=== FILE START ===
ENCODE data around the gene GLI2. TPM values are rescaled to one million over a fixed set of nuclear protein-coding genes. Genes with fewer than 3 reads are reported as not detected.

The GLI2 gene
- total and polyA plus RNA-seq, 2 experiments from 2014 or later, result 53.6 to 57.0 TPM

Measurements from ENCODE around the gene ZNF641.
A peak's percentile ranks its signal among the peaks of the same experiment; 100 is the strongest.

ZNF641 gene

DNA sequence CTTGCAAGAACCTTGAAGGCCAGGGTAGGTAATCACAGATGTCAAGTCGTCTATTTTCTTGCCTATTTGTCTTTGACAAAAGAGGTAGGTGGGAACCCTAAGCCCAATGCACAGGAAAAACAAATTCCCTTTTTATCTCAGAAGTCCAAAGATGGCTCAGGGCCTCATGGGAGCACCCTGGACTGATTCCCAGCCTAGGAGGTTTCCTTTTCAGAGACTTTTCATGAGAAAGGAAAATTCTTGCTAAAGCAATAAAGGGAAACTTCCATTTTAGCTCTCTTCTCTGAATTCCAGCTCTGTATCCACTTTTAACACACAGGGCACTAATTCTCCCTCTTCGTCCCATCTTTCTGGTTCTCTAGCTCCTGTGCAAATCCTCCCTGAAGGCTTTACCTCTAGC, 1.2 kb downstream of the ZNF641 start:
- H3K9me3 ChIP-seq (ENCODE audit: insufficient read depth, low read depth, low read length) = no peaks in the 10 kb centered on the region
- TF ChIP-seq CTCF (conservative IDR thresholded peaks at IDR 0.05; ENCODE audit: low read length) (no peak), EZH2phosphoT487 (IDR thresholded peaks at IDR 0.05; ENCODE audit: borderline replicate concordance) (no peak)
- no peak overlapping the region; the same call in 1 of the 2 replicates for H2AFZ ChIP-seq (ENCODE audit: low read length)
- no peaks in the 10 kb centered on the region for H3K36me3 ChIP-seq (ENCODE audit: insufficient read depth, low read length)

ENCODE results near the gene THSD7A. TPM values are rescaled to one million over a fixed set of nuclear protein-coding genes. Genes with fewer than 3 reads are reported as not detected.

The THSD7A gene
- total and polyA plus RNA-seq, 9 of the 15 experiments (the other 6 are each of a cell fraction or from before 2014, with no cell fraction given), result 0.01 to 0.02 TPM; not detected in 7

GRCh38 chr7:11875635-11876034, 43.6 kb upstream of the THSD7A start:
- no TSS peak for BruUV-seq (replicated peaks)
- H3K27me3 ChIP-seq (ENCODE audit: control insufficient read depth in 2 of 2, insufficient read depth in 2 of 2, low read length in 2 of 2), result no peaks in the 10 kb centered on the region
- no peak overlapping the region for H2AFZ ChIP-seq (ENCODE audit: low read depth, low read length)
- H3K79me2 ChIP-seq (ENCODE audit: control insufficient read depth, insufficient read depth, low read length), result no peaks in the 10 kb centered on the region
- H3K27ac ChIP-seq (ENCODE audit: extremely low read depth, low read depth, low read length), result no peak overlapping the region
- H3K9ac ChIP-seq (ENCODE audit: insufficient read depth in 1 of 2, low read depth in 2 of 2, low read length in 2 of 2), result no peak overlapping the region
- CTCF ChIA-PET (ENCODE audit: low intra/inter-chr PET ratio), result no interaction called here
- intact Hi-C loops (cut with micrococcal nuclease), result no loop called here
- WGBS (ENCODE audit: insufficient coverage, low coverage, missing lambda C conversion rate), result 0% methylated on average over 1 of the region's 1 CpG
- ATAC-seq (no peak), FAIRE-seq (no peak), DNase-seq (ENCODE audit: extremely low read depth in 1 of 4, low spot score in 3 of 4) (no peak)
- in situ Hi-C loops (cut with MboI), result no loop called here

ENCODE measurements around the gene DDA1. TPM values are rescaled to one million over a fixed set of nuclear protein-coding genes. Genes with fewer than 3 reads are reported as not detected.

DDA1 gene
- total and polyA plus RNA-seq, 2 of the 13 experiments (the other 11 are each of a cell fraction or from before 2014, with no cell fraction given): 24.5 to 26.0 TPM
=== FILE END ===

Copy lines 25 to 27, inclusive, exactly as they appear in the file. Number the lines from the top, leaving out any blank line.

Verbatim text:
- ATAC-seq (no peak), FAIRE-seq (no peak), DNase-seq (ENCODE audit: extremely low read depth in 1 of 4, low spot score in 3 of 4) (no peak)
- in situ Hi-C loops (cut with MboI), result no loop called here

ENCODE measurements around the gene DDA1. TPM values are rescaled to one million over a fixed set of nuclear protein-coding genes. Genes with fewer than 3 reads are reported as not detected.